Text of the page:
2. Personal Hygiene:  Apply directly under arms or mix with warm water and apply with a cloth after bathing to reduce body odor smells during the day.  Mix with hydrogen peroxide or use directly as a toothpaste substitute.   Wash your hands with Baking Soda to remove odors.
  3. Medicinal:  Soothe heartburn with a teaspoon of Baking Soda added to six ounces of water.  Mix into a paste with water to soothe skin if mildly sunburned, bitten by insects or suffering from poison ivy.  It can also be added to bathwater to soothe mild rashes.  A paste made from Baking Soda will reportedly extract splinters.  Mix with water and gargle to soothe canker sores (reportedly freshens mouth as well). (more…)

Fire in Cold Weather Survival Situations

Andrew’s Note:  Today we present another lesson from our Military Pedagogy series.  This discussion, from FM 21-76, the U.S. Army Survival Manual [Approved For Public Release; Distribution is Unlimited] is on the importance of fire in cold weather survival situations.

FIRE

Fire is especially important in cold weather. It not only provides a means to prepare food, but also to get warm and to melt snow or ice for water. It also provides you with a significant psychological boost by making you feel a little more secure in your situation.  Use the techniques described in Chapter 7 to build and light your fire.  If you are in enemy territory, remember that the smoke, smell, and light from your fire may reveal your location.  Light reflects from surrounding trees or rocks, making even indirect light a source of danger.  Smoke tends to go straight up in cold, calm weather, making it a beacon during the day, but helping to conceal the smell at night. In warmer weather, especially in a wooded area, smoke tends to hug the ground, making it less visible in the day, but making its odor spread.  If you are in enemy territory, cut low tree boughs rather than the entire tree for firewood.  Fallen trees are easily seen from the air.

All wood will burn, but some types of wood create more smoke than others. For instance, coniferous trees that contain resin and tar create more and darker smoke than deciduous trees.

There are few materials to use for fuel in the high mountainous regions of the arctic.  You may find some grasses and moss, but very little. The lower the elevation, the more fuel available.  You may find some scrub willow and small, stunted spruce trees above the tree line.  On sea ice, fuels are seemingly nonexistent.  Driftwood or fats may be the only fuels available to a survivor on the barren coastlines in the arctic and subarctic regions.

Abundant fuels within the tree line are–

  • Spruce trees are common in the interior regions.  As a conifer, spruce makes a lot of smoke when burned in the spring and summer months.  However, it burns almost smoke-free in late fall and winter.
  • The tamarack tree is also a conifer. It is the only tree of the pine family that loses its needles in the fall.  Without its needles, it looks like a dead spruce, but it has many knobby buds and cones on its bare branches.  When burning, tamarack wood makes a lot of smoke and is excellent for signaling purposes.
  • Birch trees are deciduous and the wood burns hot and fast, as if soaked with oil or kerosene. Most birches grow near streams and lakes, but occasionally you will find a few on higher ground and away from water.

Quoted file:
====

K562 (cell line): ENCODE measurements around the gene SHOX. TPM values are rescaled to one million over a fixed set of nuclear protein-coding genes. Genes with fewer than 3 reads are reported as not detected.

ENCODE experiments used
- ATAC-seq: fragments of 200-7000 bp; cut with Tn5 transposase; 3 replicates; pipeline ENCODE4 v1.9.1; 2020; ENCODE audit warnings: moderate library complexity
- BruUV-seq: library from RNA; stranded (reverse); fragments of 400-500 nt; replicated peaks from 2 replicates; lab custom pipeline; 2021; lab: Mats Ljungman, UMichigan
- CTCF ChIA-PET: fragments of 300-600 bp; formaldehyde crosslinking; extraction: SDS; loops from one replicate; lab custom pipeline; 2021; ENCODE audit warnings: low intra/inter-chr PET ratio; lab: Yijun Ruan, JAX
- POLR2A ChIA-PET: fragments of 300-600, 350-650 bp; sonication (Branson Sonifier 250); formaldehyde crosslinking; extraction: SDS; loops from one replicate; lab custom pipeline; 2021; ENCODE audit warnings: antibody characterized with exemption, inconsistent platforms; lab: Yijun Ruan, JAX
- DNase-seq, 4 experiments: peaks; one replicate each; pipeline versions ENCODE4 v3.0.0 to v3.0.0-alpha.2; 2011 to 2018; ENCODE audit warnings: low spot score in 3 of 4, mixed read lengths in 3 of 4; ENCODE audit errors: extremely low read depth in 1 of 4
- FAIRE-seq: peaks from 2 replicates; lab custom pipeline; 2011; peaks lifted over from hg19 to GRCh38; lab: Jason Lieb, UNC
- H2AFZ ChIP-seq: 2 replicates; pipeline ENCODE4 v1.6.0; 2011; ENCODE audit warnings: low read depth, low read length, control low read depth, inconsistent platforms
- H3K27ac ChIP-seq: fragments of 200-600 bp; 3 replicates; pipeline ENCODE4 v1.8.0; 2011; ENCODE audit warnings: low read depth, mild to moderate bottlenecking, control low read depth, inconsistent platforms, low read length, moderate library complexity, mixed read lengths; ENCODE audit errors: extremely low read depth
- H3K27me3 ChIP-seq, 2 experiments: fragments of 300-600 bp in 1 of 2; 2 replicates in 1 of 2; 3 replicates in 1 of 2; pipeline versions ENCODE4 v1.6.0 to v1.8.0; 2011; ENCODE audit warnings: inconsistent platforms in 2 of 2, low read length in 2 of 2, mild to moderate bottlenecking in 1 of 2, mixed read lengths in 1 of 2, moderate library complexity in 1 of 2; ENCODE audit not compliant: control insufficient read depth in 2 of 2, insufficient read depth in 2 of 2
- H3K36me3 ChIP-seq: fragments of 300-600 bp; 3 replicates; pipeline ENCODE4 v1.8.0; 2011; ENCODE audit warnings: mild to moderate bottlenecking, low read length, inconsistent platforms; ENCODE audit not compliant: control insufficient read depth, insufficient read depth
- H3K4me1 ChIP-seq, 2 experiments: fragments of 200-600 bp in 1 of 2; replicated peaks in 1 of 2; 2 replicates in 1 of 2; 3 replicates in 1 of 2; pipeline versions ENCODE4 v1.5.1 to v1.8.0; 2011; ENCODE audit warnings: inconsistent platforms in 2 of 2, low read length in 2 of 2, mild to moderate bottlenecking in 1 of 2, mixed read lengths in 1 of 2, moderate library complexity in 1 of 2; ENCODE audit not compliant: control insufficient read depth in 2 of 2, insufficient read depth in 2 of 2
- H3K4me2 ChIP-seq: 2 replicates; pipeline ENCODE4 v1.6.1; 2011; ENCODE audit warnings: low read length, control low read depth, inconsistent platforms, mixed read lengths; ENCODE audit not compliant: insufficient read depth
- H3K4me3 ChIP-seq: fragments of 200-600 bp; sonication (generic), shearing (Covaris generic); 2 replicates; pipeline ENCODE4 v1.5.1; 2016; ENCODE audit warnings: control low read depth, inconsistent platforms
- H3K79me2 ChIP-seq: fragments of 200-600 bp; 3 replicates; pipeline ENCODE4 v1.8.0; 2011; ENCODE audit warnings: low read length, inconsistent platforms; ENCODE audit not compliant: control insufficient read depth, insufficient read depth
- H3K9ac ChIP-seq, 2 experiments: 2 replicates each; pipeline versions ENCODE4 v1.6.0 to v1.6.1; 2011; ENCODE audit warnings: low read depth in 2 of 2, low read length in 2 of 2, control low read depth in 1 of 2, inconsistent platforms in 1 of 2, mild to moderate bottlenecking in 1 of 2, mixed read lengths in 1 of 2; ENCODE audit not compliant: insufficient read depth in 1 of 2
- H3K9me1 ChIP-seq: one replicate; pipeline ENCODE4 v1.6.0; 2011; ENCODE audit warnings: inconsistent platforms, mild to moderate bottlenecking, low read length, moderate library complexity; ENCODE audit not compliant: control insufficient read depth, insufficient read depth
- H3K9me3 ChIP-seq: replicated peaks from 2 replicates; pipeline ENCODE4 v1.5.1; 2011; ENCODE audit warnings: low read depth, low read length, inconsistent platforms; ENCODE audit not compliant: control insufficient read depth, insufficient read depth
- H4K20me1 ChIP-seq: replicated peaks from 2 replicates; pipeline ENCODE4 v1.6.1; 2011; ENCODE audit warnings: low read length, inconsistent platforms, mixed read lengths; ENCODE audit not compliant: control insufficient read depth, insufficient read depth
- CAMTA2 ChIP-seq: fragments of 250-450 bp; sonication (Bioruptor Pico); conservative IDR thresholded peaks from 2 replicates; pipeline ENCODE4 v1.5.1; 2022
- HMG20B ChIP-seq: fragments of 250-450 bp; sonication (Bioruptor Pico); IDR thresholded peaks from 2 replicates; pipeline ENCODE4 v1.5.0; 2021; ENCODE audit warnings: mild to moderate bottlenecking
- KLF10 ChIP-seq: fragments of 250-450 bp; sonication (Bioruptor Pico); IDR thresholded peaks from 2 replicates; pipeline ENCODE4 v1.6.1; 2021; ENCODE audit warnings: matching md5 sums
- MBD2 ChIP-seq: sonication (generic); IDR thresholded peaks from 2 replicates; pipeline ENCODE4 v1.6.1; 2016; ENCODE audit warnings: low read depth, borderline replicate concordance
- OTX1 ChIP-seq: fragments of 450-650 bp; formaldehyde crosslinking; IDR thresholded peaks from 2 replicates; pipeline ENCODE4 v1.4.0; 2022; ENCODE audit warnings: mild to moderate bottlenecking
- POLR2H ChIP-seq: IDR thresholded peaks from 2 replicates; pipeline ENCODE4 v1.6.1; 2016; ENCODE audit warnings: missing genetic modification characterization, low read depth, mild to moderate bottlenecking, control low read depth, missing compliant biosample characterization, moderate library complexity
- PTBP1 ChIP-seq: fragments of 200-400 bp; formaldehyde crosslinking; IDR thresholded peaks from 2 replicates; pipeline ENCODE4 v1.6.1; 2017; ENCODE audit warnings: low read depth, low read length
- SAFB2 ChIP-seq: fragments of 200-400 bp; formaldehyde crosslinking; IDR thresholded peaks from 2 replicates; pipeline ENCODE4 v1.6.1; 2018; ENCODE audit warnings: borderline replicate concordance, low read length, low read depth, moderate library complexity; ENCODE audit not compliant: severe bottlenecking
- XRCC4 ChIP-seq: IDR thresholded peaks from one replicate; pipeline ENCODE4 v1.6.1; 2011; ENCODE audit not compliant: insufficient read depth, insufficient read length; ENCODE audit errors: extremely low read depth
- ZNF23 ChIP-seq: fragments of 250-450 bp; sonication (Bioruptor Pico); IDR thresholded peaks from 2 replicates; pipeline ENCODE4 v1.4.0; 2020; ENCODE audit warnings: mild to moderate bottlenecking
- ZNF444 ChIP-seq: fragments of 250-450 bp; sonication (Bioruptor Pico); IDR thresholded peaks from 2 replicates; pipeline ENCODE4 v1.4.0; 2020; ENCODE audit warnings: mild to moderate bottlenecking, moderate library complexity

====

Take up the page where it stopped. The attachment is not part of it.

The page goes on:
• Willow and alder grow in arctic regions, normally in marsh areas or near lakes and streams.  These woods burn hot and fast without much smoke.

Dried moss, grass, and scrub willow are other materials you can use for fuel.  These are usually plentiful near streams in tundras (open, treeless plains).  By bundling or twisting grasses or other scrub vegetation to form a large, solid mass, you will have a slower burning, more productive fuel.

If fuel or oil is available from a wrecked vehicle or downed aircraft, use it for fuel.  Leave the fuel in the tank for storage, drawing on the supply only as you need it.  Oil congeals in extremely cold temperatures, therefore, drain it from the vehicle or aircraft while still warm if there is no danger of explosion or fire.  If you have no container, let the oil drain onto the snow or ice.  Scoop up the fuel as you need it.

CAUTION:  Do not expose flesh to petroleum, oil, and lubricants in extremely cold temperatures.  The liquid state of these products is deceptive in that it can cause frostbite.

Some plastic products, such as MRE spoons, helmet visors, visor housings, and foam rubber will ignite quickly from a burning match.  They will also burn long enough to help start a fire.  For example, a plastic spoon will burn for about 10 minutes.  In cold weather regions, there are some hazards in using fires, whether to keep warm or to cook.  For example–

  • Fires have been known to burn underground, resurfacing nearby.  Therefore, do not build a fire too close to a shelter.
  • In snow shelters, excessive heat will melt the insulating layer of snow that may also be your camouflage.
  • A fire inside a shelter lacking adequate ventilation can result in carbon monoxide poisoning.
  • A person trying to get warm or to dry clothes may become careless and burn or scorch his clothing and equipment.
  • Melting overhead snow may get you wet, bury you and your equipment, and possibly extinguish your fire.

Cooking Fire and Stove, Figure 15-7

In general, a small fire and some type of stove is the best combination for cooking purposes.  A hobo stove (Figure 15-7) is particularly suitable to the arctic.  It is easy to make out of a tin can, and it conserves fuel.  A bed of hot coals provides the best cooking heat.  Coals from a crisscross fire will settle uniformly.  Make this type of fire by crisscrossing the firewood. A simple crane propped on a forked stick will hold a cooking container over a fire.

For heating purposes, a single candle provides enough heat to warm an enclosed shelter.  A small fire about the size of a man’s hand is ideal for use in enemy territory.  It requires very little fuel, yet it generates considerable warmth and is hot enough to warm liquids.

« Older Entries Next Entries »

%d bloggers like this: